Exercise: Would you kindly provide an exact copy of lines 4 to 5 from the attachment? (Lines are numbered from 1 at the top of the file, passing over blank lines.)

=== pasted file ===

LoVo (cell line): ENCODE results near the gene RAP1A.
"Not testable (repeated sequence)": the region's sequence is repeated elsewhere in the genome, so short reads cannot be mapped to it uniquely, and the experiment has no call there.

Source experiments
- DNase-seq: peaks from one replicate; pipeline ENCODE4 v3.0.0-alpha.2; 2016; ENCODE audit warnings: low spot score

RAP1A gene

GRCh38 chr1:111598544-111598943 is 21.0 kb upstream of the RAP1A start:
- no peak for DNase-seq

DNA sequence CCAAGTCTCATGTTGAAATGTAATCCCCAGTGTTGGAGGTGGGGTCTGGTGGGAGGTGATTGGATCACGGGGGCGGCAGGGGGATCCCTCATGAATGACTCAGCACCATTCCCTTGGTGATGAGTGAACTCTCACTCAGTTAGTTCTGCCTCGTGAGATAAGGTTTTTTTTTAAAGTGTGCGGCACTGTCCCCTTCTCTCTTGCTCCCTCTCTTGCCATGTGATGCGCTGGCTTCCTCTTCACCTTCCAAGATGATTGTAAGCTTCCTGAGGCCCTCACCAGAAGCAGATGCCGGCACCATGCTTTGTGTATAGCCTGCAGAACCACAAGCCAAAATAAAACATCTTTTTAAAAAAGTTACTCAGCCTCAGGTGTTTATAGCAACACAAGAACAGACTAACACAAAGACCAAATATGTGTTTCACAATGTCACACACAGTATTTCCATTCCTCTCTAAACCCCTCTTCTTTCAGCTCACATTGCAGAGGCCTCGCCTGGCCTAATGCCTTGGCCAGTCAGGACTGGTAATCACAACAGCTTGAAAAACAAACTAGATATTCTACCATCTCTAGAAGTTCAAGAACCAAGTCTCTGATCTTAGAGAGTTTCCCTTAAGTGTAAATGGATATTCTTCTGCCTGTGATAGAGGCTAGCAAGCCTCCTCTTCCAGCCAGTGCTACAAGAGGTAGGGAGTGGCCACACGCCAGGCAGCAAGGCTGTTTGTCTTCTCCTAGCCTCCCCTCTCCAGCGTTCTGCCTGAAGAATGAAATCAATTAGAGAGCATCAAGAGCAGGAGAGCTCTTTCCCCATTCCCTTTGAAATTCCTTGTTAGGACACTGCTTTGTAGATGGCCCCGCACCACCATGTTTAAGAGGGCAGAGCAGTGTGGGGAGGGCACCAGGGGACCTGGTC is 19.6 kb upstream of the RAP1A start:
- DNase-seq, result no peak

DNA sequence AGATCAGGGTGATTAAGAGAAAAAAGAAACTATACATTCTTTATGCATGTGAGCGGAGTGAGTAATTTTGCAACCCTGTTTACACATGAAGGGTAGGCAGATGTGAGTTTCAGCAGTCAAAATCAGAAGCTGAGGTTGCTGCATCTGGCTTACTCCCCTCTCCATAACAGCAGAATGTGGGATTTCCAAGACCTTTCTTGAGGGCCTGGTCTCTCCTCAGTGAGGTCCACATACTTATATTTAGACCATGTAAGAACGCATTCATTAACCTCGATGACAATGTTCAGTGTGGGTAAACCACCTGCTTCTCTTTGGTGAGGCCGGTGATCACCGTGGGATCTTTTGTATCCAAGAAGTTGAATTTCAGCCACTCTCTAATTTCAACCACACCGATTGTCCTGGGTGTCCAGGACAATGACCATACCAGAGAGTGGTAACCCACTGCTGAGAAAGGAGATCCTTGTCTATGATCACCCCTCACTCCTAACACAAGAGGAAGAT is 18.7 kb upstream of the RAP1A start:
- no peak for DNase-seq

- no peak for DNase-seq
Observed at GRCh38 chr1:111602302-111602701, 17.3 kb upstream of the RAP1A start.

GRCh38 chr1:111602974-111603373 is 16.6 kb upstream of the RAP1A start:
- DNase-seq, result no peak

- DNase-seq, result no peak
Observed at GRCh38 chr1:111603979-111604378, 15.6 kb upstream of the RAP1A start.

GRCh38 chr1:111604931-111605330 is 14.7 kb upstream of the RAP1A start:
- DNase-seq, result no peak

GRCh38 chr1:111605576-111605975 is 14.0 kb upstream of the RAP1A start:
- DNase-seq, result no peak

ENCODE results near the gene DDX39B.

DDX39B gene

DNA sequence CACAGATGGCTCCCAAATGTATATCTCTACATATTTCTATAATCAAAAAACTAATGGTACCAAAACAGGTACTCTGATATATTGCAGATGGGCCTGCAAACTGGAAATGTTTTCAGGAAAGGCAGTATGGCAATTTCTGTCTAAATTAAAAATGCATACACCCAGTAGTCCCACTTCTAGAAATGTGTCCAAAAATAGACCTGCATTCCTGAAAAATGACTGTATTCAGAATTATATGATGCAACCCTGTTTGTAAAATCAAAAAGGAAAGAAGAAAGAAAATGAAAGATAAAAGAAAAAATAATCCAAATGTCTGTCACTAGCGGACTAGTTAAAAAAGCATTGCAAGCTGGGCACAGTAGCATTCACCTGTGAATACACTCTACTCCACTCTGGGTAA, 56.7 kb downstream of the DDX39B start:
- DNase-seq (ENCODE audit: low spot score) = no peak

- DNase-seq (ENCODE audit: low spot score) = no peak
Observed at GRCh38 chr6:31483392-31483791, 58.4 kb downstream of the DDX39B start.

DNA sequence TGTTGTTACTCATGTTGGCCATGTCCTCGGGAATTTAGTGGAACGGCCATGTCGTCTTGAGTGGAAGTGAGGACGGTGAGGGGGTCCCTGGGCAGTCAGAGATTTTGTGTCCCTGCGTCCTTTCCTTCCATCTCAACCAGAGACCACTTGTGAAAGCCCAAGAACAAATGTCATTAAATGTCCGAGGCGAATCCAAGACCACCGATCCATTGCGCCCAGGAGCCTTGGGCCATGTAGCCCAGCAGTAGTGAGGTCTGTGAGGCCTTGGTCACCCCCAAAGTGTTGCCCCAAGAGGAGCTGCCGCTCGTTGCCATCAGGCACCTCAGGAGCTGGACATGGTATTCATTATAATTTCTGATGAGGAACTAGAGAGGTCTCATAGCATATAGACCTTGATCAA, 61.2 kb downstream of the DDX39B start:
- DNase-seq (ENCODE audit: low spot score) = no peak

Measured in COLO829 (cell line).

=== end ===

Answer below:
- DNase-seq: peaks from one replicate; pipeline ENCODE4 v3.0.0-alpha.2; 2016; ENCODE audit warnings: low spot score

RAP1A gene